Cupid the Cat Now Up for Adoption — “Two weeks after undergoing emergency surgery to remove an arrow from his head, Cupid is ready to find a new home. The Animal Welfare League of Arlington’s veterinary director cleared Cupid on Monday, March 2, for adoption.” [Patch]

ACFD Assists With McLean FireUpdated at 8:25 a.m. — Arlington County firefighters helped Fairfax County’s fire department battle a massive house fire in McLean last night. [Twitter]

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It’s time for another Cupid update! As you know, we had a goal to raise $6,500 for Cupid’s care. Now after two days, multiple interviews and Cupid’s story reaching across the country, we just found out our current fundraising total – but you’ll have watch the video below to see how much money we have raised so far because of Cupid! Cupid continues to do well today and is switching between naps, snacks, and snuggles. He now has his own Instagram account, @savingcupid, where we will post daily updates. From now on we’ll just post weekly updates here on Facebook. We are so, so, SO grateful to everyone out there who has supported and/or donated because of Cupid…we are completely overwhelmed by your generosity and could not be happier to be a part of this community. THANK YOU!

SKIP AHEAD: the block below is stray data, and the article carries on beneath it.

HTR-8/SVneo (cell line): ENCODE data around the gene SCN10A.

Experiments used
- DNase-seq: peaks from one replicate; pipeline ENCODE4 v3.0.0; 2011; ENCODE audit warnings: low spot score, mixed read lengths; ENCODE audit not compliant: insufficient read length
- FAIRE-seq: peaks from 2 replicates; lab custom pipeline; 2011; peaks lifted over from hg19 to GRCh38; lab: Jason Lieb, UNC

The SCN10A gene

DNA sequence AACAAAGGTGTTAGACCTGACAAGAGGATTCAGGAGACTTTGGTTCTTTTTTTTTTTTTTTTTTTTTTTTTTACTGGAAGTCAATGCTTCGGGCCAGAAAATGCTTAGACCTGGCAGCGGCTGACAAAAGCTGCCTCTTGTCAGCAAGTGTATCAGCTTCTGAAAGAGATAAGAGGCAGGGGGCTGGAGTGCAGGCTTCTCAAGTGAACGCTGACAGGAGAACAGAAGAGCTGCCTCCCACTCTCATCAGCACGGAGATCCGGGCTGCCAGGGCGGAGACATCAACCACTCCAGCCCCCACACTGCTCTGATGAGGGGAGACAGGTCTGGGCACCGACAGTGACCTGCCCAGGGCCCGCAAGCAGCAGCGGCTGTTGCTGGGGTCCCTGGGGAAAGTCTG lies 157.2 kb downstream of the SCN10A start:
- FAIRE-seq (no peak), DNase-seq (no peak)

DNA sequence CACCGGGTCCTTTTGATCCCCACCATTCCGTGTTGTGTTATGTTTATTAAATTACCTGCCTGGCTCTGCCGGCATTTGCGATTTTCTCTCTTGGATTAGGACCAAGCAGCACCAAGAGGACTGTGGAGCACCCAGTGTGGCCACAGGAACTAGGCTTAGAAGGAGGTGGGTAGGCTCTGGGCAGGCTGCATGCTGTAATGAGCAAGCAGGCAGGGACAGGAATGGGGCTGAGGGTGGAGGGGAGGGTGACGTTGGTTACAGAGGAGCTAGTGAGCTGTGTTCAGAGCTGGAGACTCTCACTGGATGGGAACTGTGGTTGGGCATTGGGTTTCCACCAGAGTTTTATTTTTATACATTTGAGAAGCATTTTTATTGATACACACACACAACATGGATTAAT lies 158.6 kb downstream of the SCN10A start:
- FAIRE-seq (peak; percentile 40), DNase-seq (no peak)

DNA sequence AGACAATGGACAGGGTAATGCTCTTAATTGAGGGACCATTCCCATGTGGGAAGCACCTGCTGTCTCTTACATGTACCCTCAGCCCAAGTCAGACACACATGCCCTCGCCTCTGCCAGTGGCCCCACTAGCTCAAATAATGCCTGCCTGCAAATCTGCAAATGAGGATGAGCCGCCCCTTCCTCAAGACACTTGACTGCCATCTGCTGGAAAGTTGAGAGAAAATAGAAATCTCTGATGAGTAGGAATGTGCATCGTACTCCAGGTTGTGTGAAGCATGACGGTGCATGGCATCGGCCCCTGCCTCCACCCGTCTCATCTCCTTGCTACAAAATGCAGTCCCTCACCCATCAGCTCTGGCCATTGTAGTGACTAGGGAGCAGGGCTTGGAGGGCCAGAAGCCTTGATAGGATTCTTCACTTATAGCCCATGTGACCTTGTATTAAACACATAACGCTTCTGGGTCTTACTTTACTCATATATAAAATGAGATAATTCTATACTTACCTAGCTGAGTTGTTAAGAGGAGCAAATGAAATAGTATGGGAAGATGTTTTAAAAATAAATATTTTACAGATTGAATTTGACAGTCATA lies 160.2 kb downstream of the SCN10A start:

Posted by Animal Welfare League of Arlington on Tuesday, February 18, 2020

Update at 5 p.m. on 2/20/20 — AWLA now says more than $80,000 has been donated.

Earlier: People have fallen in love with Cupid, an injured kitten brought to the Animal Welfare League of Arlington, and opened their wallets to help pay for his care.

The shelter near Shirlington received a call from a fellow animal rescue group in West Virginia on Friday — Valentine’s Day — that they had a seriously injured orange tabby that they were unable to care for. Cupid, as he was named, had been shot in the head with an arrow.

The Animal Welfare League brough Cupid to Arlington, paid for his expensive surgery, then asked the public for donations to help defray the costs.